Director Matt Kunkel has created sheer perfection taking us on a memorable musical journey of sight and sound. Music Director Camille Johnson maintains energetic fluidity from start to finish with a band that is beautifully synchronized to the performers in every number.

Choreography is central to this show and Drew Humphrey’s lively routines from the tap numbers to a chorus line done with the precision of the Rockettes is outstanding. Sound design is essential in a musical and Laura Shubert has the levels just right.

This is a period piece musical therefore costumes must allow for ease of movement while reflecting the 1950’s era and Dustin Cross has created breathtaking silhouettes most notably the dreamy coats decorated with clouds in Blue Skies, the dazzling black and white ensembles in I Love a Piano with Judy’s belt that unwinds into piano keys and all those stunning red confections in the White Christmas and I’ve Got My Love to Keep Me Warm finale. Hair design is another essential element in a period piece and Conor Donnelly’s 1950’s hairstyles look authentic.

Kyle Dixon’s scenic design sets the tone and is functional as it morphs easily from one scene into the next giving the continuous feel of the magical holiday season by emphasizing reds, greens and whites. Dixon’s giant frames of white bark against green matting outlines the set and emphasizes a rural feel for the Vermont Inn. Aaron Bowersox’s lighting design adds brilliance to the big numbers and subtle touches for gentler moments.

White Christmas is a must-see festive treat for the entire family so ring in the holidays with this spectacular musical now through January 2, 2022. And be sure to return for the rest of their 2021-2022 season of exciting shows.

The John W. Engeman Theater is located at 250 Main Street in Northport. Tickets to the show range from $75 to $80 with free valet parking. To order, call 631-261-2900 or visit

By Barbara Anne Kirshner

One year ago, TBR News Media published my first of what would become many articles on a variety of topics. This first article, Park’s Bench, was a personal account of my now 15- year-old dachshund, Park, my travel buddy, and our special visits to a bench in Stony Brook Village where we have gone for years to celebrate our July birthdays or simply to retreat from our busy lives. Little did I know then that Park and I were on the threshold of a traumatic event that would change our lives.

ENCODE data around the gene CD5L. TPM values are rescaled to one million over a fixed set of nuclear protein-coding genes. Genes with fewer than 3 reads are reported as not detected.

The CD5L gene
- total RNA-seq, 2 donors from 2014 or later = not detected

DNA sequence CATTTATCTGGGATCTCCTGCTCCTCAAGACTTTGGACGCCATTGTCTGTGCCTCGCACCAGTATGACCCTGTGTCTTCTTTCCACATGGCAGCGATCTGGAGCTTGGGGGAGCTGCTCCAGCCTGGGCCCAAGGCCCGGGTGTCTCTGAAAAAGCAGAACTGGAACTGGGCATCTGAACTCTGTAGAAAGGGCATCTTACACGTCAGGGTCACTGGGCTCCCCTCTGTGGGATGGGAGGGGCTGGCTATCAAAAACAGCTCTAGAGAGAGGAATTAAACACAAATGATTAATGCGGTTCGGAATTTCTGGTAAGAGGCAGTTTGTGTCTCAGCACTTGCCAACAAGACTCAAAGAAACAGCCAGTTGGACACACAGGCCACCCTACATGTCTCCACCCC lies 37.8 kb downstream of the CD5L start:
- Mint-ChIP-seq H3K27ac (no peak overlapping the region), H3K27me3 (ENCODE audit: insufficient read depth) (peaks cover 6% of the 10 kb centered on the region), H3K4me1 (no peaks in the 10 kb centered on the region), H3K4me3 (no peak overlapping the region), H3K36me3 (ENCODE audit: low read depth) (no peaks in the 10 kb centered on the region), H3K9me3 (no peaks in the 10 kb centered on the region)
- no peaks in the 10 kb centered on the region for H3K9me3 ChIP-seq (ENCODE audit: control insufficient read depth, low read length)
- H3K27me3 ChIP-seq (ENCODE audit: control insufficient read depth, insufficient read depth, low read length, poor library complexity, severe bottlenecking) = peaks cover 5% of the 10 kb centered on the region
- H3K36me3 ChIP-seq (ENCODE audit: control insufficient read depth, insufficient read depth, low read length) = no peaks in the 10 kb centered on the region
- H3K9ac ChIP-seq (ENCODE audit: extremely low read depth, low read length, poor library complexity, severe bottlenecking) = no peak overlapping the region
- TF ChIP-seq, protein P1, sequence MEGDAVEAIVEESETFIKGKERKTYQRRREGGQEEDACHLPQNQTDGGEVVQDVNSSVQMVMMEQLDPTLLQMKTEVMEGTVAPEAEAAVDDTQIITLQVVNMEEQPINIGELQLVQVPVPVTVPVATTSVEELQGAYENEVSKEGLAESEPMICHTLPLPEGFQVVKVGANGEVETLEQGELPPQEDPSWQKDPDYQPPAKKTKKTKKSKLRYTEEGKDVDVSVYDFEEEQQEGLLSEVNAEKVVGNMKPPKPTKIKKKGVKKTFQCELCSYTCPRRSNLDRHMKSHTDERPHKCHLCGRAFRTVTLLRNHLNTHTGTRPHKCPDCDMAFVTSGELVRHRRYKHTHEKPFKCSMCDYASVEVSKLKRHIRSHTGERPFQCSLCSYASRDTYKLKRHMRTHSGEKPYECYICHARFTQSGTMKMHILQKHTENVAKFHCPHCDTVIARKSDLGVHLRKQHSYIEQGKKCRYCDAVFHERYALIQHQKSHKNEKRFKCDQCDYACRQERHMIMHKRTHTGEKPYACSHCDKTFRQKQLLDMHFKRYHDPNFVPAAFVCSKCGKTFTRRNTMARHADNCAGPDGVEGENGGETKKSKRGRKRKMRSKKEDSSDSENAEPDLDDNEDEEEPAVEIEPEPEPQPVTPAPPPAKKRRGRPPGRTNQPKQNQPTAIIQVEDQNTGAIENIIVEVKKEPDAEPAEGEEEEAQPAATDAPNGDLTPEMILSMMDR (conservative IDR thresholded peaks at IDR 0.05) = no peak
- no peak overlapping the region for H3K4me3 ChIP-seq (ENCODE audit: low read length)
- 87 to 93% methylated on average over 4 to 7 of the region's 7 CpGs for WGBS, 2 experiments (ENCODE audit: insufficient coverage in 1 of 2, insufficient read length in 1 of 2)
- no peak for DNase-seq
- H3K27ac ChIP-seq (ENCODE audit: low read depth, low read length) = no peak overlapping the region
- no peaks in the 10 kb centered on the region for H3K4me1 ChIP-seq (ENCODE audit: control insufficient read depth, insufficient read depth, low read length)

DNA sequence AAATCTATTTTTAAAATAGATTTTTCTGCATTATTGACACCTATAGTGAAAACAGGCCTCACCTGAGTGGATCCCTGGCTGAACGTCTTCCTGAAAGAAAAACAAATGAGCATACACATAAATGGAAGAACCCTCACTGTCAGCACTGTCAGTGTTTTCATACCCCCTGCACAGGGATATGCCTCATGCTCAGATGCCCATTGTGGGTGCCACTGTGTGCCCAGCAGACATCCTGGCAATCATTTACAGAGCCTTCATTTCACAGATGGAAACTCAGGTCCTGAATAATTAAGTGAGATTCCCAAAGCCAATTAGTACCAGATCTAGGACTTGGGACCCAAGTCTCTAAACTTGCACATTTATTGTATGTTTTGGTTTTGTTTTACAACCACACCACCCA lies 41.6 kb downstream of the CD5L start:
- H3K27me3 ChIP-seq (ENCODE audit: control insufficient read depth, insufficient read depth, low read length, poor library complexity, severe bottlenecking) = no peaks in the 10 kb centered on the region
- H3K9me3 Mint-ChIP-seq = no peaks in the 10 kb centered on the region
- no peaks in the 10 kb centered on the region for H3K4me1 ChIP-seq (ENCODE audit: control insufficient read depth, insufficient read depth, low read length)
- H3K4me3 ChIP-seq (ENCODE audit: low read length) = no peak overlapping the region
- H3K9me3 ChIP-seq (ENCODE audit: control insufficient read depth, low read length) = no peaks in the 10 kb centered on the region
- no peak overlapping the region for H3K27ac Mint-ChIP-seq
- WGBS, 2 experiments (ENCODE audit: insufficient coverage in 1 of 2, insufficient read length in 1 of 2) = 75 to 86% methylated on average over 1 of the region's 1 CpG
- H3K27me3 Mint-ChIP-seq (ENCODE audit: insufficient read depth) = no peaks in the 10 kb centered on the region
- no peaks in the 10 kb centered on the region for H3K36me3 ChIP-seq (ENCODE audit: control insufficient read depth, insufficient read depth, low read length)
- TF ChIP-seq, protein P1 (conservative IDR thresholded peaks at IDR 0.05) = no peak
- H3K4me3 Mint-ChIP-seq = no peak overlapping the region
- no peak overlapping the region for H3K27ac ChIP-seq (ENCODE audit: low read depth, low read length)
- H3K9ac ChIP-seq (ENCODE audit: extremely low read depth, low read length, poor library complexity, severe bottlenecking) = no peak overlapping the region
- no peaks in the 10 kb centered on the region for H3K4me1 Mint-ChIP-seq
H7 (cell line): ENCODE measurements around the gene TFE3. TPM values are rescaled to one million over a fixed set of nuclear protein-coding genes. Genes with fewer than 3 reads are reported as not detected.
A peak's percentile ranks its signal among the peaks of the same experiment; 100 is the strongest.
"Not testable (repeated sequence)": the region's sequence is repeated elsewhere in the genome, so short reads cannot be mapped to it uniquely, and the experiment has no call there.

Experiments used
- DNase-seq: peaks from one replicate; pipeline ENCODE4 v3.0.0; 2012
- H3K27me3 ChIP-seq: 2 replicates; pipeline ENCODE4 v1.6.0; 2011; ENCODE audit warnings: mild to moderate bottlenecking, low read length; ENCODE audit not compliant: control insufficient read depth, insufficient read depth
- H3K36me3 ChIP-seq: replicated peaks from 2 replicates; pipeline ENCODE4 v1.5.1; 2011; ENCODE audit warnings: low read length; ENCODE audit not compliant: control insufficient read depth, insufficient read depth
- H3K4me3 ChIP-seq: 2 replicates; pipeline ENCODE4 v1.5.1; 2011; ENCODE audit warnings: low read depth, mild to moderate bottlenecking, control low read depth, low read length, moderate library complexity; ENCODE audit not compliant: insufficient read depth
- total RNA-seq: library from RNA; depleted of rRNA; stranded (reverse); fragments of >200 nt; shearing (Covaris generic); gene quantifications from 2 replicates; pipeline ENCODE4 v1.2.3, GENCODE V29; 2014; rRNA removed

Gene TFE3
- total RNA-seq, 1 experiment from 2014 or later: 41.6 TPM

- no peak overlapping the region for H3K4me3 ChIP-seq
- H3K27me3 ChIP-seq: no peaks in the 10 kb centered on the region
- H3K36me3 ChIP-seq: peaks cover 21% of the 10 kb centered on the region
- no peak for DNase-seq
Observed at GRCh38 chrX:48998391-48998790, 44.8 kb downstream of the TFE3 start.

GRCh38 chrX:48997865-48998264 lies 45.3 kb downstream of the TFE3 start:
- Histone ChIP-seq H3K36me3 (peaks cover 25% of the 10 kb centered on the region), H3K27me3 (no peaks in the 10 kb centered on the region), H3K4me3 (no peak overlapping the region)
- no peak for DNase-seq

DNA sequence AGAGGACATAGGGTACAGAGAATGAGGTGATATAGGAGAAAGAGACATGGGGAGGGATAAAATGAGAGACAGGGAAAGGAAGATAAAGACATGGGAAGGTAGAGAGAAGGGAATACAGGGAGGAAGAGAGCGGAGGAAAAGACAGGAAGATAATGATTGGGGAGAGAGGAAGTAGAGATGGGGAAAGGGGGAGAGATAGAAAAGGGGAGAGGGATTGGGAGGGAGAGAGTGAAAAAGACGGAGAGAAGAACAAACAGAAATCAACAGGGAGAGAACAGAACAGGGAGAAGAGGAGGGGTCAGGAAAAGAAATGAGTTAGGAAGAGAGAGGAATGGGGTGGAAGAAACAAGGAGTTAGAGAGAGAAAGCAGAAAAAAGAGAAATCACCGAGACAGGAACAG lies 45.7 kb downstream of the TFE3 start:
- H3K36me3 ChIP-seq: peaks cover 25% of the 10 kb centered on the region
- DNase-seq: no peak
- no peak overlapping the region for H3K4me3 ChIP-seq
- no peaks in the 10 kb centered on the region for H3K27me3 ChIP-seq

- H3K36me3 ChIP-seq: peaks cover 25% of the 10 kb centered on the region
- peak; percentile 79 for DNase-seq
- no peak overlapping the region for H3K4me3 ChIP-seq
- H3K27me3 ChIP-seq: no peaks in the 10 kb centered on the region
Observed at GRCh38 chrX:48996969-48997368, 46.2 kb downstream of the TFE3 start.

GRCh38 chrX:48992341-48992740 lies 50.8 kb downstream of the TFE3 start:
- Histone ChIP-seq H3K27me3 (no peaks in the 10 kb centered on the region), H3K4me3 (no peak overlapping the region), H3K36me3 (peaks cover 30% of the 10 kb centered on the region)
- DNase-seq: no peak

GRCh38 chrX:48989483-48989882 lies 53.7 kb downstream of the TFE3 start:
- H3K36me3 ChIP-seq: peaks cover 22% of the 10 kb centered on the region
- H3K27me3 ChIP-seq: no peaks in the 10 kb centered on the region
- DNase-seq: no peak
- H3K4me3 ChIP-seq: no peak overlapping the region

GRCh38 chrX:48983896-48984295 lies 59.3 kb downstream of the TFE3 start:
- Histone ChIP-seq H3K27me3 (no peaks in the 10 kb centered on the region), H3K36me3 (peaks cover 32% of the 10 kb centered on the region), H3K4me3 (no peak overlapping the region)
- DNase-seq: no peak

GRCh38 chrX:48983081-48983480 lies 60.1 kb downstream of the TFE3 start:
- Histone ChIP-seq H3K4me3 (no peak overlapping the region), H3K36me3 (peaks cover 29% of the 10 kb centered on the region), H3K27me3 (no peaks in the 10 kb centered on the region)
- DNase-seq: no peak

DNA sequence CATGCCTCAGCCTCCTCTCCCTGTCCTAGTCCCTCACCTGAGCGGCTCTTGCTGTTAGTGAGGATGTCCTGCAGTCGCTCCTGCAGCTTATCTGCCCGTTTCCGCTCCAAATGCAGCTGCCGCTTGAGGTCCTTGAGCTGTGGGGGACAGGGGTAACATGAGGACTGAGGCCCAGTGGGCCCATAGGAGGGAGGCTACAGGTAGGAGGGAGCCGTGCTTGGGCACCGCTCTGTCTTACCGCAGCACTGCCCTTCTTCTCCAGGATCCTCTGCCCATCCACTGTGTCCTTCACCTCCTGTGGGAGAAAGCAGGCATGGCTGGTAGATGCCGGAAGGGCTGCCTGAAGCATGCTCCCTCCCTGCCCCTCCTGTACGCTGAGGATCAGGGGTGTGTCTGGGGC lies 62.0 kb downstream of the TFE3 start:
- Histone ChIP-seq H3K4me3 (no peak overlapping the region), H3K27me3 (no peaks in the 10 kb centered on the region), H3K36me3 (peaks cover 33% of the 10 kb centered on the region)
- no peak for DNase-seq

On Saturday, May 15, 2021, Park appeared a little uncomfortable. I immediately called our vet and got an appointment for the following morning. By nightfall, Park sat down and couldn’t move; his back legs had become paralyzed.

Even as a senior dog, he had been happy and active, running with his sister, Melissa Tulip, half his age. I marveled at the energy of our little man. This drastic change combined with his age had me fearing our time together was about to abruptly end.

Dr. Gucciardo examined Park, but instead of suggesting the worst, he gave us hope. He said through acupuncture and laser therapy combined with medications and herbs, there was a chance Park could regain the use of his hind legs.

I held on to that glimmer of hope and we began the long road back. Once a week, Park and I were at the vet for his treatments. Weeks turned into months —  still we were at the vet every Thursday for his therapies. Though our boy couldn’t walk, it seemed half of him was perfectly normal. He had energy. It amazed me how he managed to move so quickly on his two front legs. He was still interested in everything, especially meal and snack times. 

We started our road trips again to our favorite places including Stony Brook Village and Park’s bench. While we sat there on one recent visit, I watched as a breeze delicately ruffled his fury ears and we enjoyed our moment in time.

By late August, it seemed Park might not be able to walk again, but he was certainly not ready to leave us. That’s when discussions started with Dr. Gucciardo about a doggie wheelchair so Park wouldn’t have to exert himself as he dragged across the floor.

But Park had something else in mind. While we continued discussions about the wheelchair, Park suddenly pushed up his hind legs. He especially did this around mealtimes. By the beginning of September, he applied pressure to his hind legs and took a few wobbly steps. He was much weaker on the right side, but he progressed. Soon he was up on all four legs, very frail, but he was walking. Each day he improved. With movement returning to his hind legs, his hips strengthened. He had gone to scary protruding bones in his hips, but he even developed muscle tone again.